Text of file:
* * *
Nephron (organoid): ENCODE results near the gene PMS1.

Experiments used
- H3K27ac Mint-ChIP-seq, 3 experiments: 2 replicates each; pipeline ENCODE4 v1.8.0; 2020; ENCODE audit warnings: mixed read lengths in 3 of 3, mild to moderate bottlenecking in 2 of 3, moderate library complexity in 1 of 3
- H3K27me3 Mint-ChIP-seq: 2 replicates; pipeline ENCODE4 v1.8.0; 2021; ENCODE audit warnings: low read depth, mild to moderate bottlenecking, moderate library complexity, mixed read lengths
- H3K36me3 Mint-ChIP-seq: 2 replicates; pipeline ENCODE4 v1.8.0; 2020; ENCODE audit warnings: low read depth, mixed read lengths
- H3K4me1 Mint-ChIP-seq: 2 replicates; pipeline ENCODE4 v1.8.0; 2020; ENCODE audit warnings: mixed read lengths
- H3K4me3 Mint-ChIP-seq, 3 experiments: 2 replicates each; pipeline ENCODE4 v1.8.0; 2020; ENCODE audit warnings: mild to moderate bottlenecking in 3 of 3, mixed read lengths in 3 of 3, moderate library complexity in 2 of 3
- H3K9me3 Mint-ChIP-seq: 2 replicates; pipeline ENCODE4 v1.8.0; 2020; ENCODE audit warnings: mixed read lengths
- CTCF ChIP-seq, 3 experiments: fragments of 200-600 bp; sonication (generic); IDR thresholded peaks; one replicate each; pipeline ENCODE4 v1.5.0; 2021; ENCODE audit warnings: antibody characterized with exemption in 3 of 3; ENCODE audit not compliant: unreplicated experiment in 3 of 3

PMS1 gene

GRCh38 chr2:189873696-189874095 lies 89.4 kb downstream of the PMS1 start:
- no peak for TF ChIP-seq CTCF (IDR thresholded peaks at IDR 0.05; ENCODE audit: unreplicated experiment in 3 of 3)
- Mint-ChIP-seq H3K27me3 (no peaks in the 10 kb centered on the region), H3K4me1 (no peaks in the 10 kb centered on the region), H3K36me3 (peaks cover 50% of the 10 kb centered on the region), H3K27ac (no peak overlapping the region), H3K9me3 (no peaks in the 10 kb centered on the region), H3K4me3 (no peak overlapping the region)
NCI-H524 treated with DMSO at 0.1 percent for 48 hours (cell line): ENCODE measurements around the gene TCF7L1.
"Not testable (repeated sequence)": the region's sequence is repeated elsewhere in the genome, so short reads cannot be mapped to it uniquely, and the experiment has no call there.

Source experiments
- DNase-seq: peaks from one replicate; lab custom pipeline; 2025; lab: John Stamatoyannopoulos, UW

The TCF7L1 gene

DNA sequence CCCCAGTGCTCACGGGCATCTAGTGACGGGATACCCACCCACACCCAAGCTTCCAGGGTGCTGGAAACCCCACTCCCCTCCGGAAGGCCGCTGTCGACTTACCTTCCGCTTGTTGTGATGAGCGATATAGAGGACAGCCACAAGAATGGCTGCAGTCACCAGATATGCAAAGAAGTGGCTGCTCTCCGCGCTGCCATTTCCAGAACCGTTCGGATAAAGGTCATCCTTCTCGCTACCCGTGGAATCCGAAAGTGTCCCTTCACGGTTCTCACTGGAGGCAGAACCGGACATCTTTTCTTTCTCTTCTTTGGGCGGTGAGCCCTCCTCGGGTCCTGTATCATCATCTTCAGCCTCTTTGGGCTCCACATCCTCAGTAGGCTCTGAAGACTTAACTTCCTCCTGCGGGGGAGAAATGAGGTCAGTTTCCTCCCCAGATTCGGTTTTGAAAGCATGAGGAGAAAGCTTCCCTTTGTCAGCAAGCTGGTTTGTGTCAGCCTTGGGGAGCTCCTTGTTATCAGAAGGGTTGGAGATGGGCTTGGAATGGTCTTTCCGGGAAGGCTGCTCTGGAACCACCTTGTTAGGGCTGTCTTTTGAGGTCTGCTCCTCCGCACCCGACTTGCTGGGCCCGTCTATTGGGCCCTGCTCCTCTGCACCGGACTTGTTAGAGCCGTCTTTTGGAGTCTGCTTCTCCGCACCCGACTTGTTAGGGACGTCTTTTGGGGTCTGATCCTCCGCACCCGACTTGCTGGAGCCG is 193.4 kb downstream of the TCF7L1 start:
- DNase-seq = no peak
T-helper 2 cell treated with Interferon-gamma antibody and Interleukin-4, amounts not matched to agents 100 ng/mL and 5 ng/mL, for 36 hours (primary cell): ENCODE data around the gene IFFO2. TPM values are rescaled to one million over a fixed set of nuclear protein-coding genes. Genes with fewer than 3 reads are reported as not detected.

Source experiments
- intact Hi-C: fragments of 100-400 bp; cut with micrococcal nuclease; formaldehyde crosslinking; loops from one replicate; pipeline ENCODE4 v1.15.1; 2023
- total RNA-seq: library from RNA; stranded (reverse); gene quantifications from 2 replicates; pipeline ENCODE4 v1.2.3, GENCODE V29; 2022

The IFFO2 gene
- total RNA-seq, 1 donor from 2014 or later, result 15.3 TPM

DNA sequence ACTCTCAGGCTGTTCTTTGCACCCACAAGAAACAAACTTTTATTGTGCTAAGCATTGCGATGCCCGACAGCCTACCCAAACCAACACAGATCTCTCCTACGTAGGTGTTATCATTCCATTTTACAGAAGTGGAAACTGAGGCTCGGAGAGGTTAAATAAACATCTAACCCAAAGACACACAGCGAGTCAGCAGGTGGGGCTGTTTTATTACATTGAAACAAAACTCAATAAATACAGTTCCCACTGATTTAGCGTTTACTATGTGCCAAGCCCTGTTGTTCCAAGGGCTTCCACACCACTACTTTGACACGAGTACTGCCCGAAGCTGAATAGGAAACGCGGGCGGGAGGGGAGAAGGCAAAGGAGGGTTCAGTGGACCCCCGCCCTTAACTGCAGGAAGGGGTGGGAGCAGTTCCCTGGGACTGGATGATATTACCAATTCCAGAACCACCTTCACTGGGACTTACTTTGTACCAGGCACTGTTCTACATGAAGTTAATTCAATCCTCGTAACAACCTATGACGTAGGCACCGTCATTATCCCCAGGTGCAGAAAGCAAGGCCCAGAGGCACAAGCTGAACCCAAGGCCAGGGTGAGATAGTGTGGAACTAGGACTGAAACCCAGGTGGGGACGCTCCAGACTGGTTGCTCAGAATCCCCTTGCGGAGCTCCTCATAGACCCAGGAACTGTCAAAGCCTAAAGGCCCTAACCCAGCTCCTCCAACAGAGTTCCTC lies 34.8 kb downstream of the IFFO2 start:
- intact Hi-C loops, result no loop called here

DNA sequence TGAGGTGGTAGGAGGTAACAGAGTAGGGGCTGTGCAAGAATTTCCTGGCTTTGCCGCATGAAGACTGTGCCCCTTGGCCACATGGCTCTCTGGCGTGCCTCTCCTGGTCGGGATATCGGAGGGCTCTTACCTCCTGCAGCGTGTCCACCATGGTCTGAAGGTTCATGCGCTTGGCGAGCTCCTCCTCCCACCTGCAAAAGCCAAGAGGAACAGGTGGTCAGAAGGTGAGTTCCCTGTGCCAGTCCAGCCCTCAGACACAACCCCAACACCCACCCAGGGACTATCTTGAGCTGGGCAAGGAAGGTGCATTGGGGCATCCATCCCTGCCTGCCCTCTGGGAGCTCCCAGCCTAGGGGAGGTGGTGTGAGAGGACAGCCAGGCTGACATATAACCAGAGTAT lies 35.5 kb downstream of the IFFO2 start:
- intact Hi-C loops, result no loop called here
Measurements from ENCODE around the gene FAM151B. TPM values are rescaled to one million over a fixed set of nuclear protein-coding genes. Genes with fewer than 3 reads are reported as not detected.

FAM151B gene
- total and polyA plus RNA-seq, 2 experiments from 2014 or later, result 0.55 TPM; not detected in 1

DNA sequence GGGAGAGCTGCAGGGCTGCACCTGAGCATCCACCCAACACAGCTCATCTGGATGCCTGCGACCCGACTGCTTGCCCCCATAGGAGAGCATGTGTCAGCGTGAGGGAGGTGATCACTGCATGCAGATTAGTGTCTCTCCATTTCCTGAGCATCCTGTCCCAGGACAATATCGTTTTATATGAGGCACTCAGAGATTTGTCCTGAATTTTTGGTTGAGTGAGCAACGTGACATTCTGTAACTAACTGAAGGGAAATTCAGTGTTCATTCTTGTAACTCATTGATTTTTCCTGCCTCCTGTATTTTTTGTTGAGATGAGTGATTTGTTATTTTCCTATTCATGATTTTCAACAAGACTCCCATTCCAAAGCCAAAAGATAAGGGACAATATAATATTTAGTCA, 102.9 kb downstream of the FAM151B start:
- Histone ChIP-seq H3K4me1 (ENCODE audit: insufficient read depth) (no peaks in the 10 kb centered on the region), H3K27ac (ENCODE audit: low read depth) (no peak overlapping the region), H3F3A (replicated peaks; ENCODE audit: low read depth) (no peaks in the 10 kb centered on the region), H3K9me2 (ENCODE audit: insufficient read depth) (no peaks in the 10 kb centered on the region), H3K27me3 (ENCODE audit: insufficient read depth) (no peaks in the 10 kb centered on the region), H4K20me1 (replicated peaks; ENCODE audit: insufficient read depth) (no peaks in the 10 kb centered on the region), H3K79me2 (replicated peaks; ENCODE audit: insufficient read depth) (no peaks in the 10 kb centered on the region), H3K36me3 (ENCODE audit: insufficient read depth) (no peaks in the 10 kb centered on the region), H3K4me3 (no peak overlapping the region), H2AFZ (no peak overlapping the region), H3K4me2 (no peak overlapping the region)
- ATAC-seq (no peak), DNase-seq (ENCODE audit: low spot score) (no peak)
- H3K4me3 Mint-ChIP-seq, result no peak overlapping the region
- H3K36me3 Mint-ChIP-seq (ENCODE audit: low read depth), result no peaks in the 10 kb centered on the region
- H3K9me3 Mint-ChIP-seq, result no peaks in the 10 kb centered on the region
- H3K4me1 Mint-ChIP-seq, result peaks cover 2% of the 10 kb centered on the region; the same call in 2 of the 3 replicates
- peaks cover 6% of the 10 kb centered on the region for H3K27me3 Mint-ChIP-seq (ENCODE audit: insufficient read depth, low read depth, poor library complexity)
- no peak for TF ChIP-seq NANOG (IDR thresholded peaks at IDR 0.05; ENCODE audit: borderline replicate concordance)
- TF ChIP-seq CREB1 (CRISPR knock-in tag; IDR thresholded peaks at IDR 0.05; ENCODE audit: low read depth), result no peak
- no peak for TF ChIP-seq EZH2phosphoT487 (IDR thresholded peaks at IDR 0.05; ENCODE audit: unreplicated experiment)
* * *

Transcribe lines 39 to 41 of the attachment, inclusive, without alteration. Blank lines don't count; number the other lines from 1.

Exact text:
- H3K9me3 Mint-ChIP-seq, result no peaks in the 10 kb centered on the region
- H3K4me1 Mint-ChIP-seq, result peaks cover 2% of the 10 kb centered on the region; the same call in 2 of the 3 replicates
- peaks cover 6% of the 10 kb centered on the region for H3K27me3 Mint-ChIP-seq (ENCODE audit: insufficient read depth, low read depth, poor library complexity)